Award Bracket Guidelines
There is a selection of injuries and their corresponding amounts from the JCG in the following table. Please use these as a guide only.
|Type of Injury||Severity||Notes||Award Bracket - Guidelines|
|Paralysis||Tetraplegia||Paralysis of the upper and lower body.||£324,600 to £403,990|
|Brain Damage||Very Severe||The person needs full-time nursing care as a result of the person showing little to no evidence of having a response to their environment that's meaningful. They will also show little or no language function as well as double incontinence.||£282,010 to £403,990|
|Moderate (iii)||Personality, senses and employment prospects are affected. The person also has a significant risk of epilepsy and a moderate to severe intellectual deficit.||£150,110 to £219,070|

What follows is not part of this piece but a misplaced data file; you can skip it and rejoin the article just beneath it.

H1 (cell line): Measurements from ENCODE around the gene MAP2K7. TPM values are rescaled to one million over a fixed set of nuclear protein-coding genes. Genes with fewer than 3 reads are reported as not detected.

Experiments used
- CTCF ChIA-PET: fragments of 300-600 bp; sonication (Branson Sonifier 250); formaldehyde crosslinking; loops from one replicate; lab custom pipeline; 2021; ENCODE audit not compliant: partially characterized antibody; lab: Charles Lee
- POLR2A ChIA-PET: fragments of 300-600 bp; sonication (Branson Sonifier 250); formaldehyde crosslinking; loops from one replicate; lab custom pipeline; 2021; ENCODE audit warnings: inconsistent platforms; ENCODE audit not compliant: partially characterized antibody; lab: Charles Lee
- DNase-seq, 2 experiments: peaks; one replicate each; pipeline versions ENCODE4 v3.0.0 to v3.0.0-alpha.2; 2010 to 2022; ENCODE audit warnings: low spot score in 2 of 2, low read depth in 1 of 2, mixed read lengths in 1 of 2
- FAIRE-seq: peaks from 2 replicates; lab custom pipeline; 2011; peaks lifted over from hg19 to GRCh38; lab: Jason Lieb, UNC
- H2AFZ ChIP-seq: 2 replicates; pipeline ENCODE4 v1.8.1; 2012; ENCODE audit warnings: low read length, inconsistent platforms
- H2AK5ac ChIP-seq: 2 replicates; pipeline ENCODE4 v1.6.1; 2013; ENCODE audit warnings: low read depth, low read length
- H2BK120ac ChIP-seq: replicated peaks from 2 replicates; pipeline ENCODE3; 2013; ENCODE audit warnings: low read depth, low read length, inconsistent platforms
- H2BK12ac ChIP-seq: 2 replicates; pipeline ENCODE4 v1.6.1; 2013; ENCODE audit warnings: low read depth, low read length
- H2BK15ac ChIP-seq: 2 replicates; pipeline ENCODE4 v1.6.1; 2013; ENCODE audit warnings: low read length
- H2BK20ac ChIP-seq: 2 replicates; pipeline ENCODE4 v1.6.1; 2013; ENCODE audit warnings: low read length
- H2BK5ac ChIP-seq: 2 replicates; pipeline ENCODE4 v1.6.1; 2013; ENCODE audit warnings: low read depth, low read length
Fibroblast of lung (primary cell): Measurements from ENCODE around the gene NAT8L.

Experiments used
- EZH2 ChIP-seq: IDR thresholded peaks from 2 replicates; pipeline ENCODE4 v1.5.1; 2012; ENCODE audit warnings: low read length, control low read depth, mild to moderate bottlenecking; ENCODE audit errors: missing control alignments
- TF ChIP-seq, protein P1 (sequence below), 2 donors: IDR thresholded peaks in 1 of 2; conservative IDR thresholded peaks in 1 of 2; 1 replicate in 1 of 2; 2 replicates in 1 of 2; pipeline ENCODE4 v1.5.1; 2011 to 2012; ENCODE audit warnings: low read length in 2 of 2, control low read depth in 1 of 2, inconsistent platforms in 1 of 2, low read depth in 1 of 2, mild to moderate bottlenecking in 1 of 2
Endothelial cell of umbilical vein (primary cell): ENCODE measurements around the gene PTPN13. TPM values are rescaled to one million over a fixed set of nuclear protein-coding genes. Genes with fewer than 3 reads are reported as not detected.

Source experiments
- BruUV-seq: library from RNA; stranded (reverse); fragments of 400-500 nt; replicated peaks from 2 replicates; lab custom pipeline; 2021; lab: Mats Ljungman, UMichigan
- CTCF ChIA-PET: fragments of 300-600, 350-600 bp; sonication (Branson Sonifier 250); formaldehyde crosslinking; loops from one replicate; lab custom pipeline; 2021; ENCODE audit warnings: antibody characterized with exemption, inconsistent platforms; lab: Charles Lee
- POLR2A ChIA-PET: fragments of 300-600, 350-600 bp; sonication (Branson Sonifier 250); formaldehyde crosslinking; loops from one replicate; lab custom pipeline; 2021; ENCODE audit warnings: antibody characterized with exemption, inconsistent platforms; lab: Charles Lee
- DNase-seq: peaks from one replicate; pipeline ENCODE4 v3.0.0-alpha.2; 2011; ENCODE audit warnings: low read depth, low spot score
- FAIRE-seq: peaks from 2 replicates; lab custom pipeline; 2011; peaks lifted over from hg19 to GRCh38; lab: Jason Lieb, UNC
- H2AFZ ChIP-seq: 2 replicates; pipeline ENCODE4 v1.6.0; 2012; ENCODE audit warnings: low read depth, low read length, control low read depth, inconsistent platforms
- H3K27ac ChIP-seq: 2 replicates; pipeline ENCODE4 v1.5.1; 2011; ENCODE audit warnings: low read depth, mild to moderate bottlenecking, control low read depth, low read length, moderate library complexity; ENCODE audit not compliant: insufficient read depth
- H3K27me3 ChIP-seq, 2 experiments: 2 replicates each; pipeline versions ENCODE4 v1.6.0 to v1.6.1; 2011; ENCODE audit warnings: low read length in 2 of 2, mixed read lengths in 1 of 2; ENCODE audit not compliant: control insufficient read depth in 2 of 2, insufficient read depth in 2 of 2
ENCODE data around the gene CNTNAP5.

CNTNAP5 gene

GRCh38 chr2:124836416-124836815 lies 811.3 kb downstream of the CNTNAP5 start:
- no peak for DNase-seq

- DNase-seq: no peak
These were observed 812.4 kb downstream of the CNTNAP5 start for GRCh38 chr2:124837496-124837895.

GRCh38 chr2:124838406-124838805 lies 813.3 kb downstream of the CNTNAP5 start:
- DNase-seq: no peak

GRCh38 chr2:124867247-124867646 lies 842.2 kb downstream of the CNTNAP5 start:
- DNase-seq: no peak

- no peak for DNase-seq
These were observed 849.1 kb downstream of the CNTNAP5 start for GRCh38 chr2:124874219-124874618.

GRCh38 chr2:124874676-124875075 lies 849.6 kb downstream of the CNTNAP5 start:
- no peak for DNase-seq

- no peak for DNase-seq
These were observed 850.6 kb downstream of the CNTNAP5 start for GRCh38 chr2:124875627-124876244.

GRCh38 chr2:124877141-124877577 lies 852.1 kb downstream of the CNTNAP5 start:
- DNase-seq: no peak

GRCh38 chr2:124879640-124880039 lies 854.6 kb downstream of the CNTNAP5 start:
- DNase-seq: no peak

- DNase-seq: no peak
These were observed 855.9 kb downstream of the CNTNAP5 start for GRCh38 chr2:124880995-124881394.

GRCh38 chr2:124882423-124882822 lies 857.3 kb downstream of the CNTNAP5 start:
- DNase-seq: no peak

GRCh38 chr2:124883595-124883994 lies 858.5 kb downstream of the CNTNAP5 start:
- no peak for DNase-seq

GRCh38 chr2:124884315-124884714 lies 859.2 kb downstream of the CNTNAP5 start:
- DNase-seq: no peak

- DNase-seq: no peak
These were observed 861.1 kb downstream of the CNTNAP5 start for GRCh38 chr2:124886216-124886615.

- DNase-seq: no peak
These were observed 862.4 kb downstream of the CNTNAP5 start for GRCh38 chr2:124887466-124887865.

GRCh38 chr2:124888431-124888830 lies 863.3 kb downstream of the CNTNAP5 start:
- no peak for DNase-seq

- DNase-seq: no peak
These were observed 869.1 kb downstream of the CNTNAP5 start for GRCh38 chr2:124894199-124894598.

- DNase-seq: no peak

|Neck||Severe (i)||Incomplete paraplegia from an associated neck injury. This bracket also covers cases where the person has little to no movement in the neck alongside severe headaches despite wearing a collar 24 hours a day for several years.||In the region of £148,330|
|Arm||Severe||Whilst injuries in this bracket fall short of amputation, they are still extremely serious and leave the person little better off than if they had completely lost their arm. Examples include a serious brachial plexus injury.||£96,160 to £130,930|
|Knee||Severe (i)||A serious knee injury involving, for example, joint disruption, ligament damage, and considerable pain and function loss.||£69,730 to £96,210|
|Leg||Severe (ii)||Injuries of a very serious nature causing permanent mobility problems.||£54,830 to £87,890|
|Ankle||Very Severe||Transmalleolar fracture of the ankle and soft-tissue damage that causes deformity and the risk of any future injury to the leg might require amputation.||£50,060 to £69,700|
|Back||Moderate (i)||Cases of a compression or crush fracture to the lumbar vertebrae causing ongoing discomfort and pain with a substantial risk of osteoarthritis.||£27,760 to £38,780|
|Hip||Moderate (i)||An injury to the pelvis or hip that is significant but any permanent disability is not major.||£26,590 to £39,170|